3. #3 dean
    July 14, 2017

    Very interesting.

    Related note: ignoring science deniers like PV is getting difficult.

  4. #4 Elle H.C.
    July 14, 2017

    A slightly off topic question, but has anyone seen the series ‘Genius’ about Einstein and if so was it any good? I’m planning to download it since it got nominated for a couple of Emmys but I’m a bit skeptical about biopics.

  5. #5 dean
    July 14, 2017

    “‘Genius’ about Einstein ”

    I have not seen it, but three of the people I teach with have seen it and their reviews were all quite favorable.

  6. #6 Sinisa Lazarek
    July 15, 2017

    @elle

    I watched 2 episodes. It’s ok. The cast is good and production as well. The focus is on his personality, life, relations etc. not on his scientific work so much. It’s a bit like Milos Forman’s Amadeus.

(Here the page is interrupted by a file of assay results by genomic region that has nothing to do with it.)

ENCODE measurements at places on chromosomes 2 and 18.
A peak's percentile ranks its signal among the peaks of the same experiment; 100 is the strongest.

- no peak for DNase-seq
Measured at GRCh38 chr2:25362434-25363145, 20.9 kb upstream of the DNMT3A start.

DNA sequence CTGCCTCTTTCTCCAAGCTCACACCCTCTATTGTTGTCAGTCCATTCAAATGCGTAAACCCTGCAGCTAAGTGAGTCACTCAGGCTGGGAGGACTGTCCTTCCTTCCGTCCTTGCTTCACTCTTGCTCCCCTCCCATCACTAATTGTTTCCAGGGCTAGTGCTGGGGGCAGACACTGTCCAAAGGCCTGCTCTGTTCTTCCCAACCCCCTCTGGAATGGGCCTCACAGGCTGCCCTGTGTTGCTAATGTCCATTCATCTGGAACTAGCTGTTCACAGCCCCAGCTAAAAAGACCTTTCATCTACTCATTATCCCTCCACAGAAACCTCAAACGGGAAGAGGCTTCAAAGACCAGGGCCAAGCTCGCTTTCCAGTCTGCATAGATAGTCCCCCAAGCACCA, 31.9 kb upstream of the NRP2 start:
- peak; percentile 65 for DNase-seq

7. #7 Elle H.C.
    July 15, 2017

    @Dean & SL,

    Alright, thanks!

    I guess I’ll have to take a look myself.

  8. #8 Sean T
    July 20, 2017

    dean,

    I agree. But in one sentence, PV criticizes Einstein for not giving up on a discredited theory, but in the next criticizes him for adjusting his theory to match the data better. One wonders at the mental state of such people!

  9. #9 dean
    July 20, 2017

    I watched 2 episodes. It’s ok. The cast is good and production as well. The focus is on his personality, life, relations etc. not on his scientific work so much.

    Yeah, there is that. I think I’d rather have that than the science filtered through a bunch of writers in order to make it “understandable” in the programs.